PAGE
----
The dismissive attitude Pelaez perceived led her to bring together journalists and activists to help them record their experience. In June 2006, Pelaez, Rosalinda Hernandez, and Andrea Carrillo, journalists from laCuerda, a feminist weekly, Ana Lopez, another colleague from AVANCSO, and Jacqueline Torres from the communications team of the Agrarian Platform14 met with 33 Kumool women between 35 and 45 years of age in Nebaj .15 By the second meeting, in July of the same year, the Kumool women, offered by their visitors the opportunity of recording their story in a series of journalistic articles, a series of pamphlets, or a book, chose to have a book written about their trajectory, one that would finally recognize their struggle in the mountains and preserve their experiences for posterity.16 They themselves stated that they wanted to do this so that “the youth of the country can come to know it, and they can form for themselves an idea of how things happened” (Memorias 9).17 In other words, these women wanted to exist in a relevant and comprehensible way of being. They were implicitly demanding a theory that would more or less enable constructive action on behalf of subalternized peoples, empowering their knowledge to contest the dominant discourse of the postwar elite, and making a decolonial turn in the process.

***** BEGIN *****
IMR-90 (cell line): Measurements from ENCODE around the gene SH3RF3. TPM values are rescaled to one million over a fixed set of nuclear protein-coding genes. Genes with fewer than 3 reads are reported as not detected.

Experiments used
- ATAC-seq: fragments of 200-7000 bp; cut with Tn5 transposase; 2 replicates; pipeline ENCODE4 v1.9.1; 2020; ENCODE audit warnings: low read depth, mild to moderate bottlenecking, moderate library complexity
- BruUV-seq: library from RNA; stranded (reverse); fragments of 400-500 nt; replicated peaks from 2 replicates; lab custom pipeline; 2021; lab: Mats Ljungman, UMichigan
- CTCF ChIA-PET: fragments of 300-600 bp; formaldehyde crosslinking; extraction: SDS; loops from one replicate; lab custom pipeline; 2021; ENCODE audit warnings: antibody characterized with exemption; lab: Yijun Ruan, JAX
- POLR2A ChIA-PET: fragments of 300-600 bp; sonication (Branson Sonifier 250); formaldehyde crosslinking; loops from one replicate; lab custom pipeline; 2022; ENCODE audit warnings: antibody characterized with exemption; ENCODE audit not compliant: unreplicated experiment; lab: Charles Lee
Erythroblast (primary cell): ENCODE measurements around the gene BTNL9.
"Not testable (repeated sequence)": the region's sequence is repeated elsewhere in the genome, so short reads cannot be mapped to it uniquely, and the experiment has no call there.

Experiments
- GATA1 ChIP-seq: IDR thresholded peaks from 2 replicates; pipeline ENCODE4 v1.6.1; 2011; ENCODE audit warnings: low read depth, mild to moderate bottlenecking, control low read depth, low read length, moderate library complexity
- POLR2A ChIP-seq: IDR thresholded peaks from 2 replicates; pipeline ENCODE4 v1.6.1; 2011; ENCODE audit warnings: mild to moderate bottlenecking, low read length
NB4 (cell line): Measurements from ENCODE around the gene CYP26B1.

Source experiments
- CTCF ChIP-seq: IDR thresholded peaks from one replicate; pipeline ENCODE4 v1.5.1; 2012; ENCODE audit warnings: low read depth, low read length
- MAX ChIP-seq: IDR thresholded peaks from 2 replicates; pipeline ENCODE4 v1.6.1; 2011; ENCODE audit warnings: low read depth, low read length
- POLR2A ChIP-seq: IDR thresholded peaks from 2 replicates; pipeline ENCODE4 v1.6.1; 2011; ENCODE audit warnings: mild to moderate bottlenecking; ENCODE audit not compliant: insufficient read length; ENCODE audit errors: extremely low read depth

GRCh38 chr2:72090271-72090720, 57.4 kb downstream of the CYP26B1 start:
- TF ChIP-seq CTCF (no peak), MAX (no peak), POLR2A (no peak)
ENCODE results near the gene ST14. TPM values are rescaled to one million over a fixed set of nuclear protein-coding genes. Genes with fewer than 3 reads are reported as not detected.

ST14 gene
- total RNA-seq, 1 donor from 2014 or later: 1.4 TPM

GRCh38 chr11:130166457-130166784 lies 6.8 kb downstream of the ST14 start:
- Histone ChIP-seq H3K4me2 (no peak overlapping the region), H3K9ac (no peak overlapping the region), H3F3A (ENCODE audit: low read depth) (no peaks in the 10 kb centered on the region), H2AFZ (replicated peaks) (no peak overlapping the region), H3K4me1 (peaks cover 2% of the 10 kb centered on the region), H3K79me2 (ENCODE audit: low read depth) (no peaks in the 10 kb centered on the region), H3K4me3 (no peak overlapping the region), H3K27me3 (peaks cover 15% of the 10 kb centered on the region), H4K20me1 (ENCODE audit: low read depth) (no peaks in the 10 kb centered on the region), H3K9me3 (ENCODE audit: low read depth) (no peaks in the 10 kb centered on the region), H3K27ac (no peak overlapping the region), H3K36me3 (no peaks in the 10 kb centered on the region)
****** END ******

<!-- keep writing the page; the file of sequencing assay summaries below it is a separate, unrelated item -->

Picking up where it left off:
The women in this meeting spoke of txitzi’n, an Ixil word that means “deep pain.” However, the idea articulates not only physical suffering but also “a wounded soul,” conceptualizing an image in which a part of the subject is dead. It is a topic at the epistemic borders of modernity, a different paradigm for conveying the unnam- able condition of surviving genocide (Memorias 14), one that anchors a discourse articulating a new relation between violence, survival, ethics, and politics. Feeling txitzi’n did not preclude agency. On the contrary, it was a prerequisite for meaningful agency, one that contextualized their struggle and constituted the women as comprehensible subjects. The need to talk about profound pain, never previously articulated discursively by any of them, nor by most Maya women under Western eyes, was followed by a different emotion tied to agency, the joy of being together again, the memories of their deeds and achievements, of their courage, and of their capacity for decision making and executing. By naming the past, they were able to talk about the future because it made them fully conscious of their identities as ex-combatants, and as women who could continue their political struggle as fully conscious indigenous subjects and as organized women who refused to self-racialize. As they themselves stated, they lost their fear in the mountain, so that whenever they were in a social gathering in a village they recognized females who were excombatants because they were always the ones who did not stand quietly and meekly behind their husbands, but who spoke out with assurance and without fear: “What the heart says we speak out; there is no fear, there is no trembling, we feel our heart is alive; it’s strong because it’s not fearful. I lost my fear because I rose with the rebels in the mountains, where everyone talked, where we were not mute, and here it’s the same; I talk with everyone” (Memorias 16).